She drank pow­dered milk, and Christ­mas toys came from the fire­fight­ers’ an­nual give­away. Her grand­mother died in 2016 af­ter a long strug­gle with de­men­tia.

“I gave my grandma a re­ally hard time. And can I tell you? She never gave up on me,” she said Thursday.

A brother ended up in prison, and a younger sis­ter died of a drug over­dose in 2006, but Breed earned a bach­e­lor’s de­gree from the Uni­ver­sity of Cal­i­for­nia at Davis and then a mas­ter’s in pub­lic ad­min­is­tra­tion from the Uni­ver­sity of San Fran­cisco.

Log­gins, a class­mate at Galileo High, re­calls an out­spo­ken, stub­born girl ac­tive in school pol­i­tics and the black stu­dent union who was itch­ing to im­prove the sys­tem. She was voted the girl in her se­nior class most likely to suc­ceed.

Breed got her start in pol­i­tics in the mid-1990s as an in­tern for then-Mayor Wil­lie Brown, writ­ing procla­ma­tions and an­swer­ing mail.

“I was liv­ing in pub­lic hous­ing,” she re­called in a re­cent in­ter­view at one of her fa­vorite Mex­i­can restau­rants. “The abil­ity to get stuff done by say­ing you’re call­ing from the mayor’s of­fice was amaz­ing.”

For more than a decade, she headed the African Amer­i­can Art & Cul­ture Com­plex, beef­ing up pro­grams for at-risk youth and the el­derly. She en­cour­aged a po­lice pres­ence there, not just be­cause of the po­ten­tial for vi­o­lence but also be­cause she wanted the young­sters to de­velop good re­la­tion­ships with po­lice, she said.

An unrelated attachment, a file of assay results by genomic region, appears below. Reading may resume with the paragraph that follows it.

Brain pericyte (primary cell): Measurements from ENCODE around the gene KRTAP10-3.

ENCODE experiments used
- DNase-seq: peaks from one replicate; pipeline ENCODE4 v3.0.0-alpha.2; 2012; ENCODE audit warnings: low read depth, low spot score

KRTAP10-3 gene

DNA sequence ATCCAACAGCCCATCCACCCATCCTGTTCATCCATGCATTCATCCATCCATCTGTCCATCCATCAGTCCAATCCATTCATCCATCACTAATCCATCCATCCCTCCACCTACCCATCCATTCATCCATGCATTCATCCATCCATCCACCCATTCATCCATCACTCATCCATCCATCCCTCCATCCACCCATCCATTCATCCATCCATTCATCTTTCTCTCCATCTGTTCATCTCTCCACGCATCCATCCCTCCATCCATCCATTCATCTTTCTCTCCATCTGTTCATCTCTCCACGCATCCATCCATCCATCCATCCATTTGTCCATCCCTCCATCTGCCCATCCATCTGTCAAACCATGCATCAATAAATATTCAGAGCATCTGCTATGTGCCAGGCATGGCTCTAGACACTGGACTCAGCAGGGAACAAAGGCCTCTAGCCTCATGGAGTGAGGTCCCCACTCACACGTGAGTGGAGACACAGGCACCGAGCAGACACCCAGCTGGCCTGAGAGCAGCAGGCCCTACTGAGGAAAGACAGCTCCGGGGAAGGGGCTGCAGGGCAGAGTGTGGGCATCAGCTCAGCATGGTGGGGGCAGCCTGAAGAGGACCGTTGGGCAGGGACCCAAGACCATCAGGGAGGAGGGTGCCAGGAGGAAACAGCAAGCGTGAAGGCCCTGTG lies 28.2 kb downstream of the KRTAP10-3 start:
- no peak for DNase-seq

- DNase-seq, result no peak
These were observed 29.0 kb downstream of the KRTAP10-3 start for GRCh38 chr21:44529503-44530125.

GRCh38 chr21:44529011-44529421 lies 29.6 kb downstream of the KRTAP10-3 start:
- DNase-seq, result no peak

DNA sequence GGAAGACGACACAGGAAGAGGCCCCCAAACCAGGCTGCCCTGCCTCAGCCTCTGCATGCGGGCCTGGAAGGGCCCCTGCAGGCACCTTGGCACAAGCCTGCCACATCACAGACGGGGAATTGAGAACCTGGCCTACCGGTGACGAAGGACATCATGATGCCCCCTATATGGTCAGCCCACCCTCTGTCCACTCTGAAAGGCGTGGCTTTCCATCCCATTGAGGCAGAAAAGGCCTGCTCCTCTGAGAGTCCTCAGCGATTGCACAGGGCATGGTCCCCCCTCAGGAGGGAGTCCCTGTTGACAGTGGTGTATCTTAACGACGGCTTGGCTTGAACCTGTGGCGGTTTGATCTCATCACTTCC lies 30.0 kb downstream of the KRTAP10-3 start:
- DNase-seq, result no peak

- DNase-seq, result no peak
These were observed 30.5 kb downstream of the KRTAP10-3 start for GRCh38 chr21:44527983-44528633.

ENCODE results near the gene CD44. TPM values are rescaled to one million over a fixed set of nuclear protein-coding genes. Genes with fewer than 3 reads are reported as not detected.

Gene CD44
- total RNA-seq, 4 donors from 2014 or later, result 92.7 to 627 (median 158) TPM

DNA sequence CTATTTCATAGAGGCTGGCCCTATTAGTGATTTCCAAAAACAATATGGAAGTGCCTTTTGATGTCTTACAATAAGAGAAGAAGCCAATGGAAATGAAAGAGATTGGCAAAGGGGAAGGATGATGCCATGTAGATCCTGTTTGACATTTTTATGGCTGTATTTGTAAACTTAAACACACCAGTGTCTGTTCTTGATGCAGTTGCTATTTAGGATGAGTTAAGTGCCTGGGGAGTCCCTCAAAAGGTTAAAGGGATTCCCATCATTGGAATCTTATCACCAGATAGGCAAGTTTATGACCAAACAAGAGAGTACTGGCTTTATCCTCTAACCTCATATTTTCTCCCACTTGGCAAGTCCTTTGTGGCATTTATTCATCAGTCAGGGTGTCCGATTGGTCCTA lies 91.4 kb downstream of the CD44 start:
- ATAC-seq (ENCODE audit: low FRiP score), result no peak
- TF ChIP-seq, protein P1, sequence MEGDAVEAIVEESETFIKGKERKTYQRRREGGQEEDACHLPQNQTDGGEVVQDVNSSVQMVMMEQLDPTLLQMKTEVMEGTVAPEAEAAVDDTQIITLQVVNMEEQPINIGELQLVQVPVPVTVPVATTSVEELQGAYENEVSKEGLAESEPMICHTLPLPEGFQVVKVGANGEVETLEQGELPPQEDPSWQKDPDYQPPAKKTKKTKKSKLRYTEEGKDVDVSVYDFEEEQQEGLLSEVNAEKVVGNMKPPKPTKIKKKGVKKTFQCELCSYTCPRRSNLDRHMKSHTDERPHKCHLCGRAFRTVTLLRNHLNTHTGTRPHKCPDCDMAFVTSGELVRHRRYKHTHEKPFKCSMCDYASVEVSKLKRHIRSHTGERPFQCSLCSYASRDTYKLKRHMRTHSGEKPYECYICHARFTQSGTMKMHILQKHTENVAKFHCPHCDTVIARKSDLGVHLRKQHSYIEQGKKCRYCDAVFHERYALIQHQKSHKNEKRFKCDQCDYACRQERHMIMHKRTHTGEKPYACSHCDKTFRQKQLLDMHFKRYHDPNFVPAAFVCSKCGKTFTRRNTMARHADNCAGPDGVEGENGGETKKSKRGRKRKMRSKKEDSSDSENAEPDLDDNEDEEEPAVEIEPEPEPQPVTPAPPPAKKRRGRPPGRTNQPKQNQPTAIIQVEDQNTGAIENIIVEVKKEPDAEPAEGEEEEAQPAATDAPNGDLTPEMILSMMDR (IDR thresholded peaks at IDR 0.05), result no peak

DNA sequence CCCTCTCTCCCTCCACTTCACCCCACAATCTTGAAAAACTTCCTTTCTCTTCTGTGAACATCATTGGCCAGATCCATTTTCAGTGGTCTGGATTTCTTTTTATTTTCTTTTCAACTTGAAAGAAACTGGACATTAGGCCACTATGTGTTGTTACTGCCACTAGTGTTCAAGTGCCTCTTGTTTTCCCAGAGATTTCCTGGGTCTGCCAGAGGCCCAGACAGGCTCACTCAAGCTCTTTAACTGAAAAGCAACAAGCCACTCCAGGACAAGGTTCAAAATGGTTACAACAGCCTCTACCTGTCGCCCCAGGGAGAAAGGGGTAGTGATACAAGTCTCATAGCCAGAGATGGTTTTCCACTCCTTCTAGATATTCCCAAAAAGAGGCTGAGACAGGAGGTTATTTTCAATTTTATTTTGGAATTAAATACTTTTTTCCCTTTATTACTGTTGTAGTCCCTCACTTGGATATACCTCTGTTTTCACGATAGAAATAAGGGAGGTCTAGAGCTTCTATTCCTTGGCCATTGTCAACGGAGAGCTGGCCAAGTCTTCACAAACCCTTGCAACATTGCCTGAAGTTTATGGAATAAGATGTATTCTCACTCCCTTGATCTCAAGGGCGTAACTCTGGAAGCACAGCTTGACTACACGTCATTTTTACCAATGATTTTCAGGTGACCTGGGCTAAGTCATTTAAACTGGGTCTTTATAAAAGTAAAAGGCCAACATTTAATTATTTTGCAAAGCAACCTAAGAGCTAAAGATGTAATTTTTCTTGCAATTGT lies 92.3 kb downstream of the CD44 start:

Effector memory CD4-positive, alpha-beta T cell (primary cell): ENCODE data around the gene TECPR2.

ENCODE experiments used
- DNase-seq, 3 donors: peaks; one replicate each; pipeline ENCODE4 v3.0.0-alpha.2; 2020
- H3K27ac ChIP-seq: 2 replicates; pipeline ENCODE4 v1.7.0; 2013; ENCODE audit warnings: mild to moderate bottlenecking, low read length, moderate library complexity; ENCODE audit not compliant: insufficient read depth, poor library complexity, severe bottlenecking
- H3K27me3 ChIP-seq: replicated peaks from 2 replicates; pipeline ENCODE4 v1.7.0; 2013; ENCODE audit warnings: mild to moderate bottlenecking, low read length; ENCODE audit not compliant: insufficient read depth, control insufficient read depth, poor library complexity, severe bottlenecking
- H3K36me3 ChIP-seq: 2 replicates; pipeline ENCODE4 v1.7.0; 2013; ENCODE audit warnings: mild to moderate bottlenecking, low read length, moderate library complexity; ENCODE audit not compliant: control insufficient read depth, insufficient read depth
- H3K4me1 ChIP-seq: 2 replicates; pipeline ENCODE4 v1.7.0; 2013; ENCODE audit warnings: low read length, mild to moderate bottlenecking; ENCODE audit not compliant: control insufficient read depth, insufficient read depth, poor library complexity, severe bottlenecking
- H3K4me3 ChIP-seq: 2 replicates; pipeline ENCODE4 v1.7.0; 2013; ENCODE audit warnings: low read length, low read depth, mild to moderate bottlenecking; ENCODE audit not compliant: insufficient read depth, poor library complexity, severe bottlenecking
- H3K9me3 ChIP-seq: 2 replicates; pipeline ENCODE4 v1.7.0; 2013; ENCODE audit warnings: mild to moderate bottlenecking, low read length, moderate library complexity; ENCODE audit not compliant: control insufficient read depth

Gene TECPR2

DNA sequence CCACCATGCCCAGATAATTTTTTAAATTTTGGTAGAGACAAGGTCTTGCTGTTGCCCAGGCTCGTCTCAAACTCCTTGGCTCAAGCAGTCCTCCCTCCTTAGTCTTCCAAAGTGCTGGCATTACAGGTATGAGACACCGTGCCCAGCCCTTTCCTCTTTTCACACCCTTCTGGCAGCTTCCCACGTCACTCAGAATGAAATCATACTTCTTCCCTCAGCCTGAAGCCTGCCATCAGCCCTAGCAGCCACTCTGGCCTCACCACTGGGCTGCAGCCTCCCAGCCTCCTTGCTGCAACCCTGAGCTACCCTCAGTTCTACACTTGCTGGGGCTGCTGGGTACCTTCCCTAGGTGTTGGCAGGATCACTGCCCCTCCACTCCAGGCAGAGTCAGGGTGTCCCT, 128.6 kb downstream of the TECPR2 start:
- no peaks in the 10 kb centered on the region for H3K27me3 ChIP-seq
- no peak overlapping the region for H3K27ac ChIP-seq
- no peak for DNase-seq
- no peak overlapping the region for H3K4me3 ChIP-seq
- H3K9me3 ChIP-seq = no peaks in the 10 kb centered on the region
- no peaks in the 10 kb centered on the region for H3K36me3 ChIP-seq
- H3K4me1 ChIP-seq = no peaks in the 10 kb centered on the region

In 2012, she de­cided to chal­lenge the su­per­vi­sor for her dis­trict, ap­palled that then-Mayor Ed Lee had ap­pointed some­one Breed felt was out of touch with the com­mu­nity. Most of the city’s power bro­kers, in­clud­ing Lee and Brown, told her to stay out, she re­called.

“A lot of peo­ple told her it would be an up­hill bat­tle, it would be a dif­fi­cult race to win,” said Deb­bie Mes­loh, pres­i­dent of the San Fran­cisco Com­mis­sion on the Sta­tus of Women. “She said she was go­ing to go to ev­ery house and walk ev­ery neigh­bor­hood, and she did.”

She won, but not be­fore tak­ing heat for an ex­ple­tive-laden rant about how she wasn’t con­trolled by any­one, in­clud­ing her men­tor, Brown. The rant cost her Fe­in­stein’s en­dorse­ment.

Friends and col­leagues say Breed has since smoothed the rough edges, but the idea that she is be­holden to oth­ers, in­clud­ing the busi­ness sec­tor that sup­ported her may­oral run, ran­kles.

“I’m not the old guard,” she said. “I make my own de­ci­sions and I do what I feel is the right thing to do, and I stand by the de­ci­sions that I make.”

Amelia Ash­ley-Ward, pub­lisher of the San Fran­cisco Sun-Re­porter, called Breed an ex­am­ple to “ev­ery young girl ev­ery­where who wants to be some­thing.”

“They just need to stand up and fight for what they want to be, and, yes, be stub­born and hard-headed some­times,” Ash­ley-Ward said.

JEFF CHIU/AP PHOTO

In­com­ing mayor Lon­don Breed smiles while speak­ing at Rosa Parks Ele­men­tary School in San Fran­cisco on Thursday.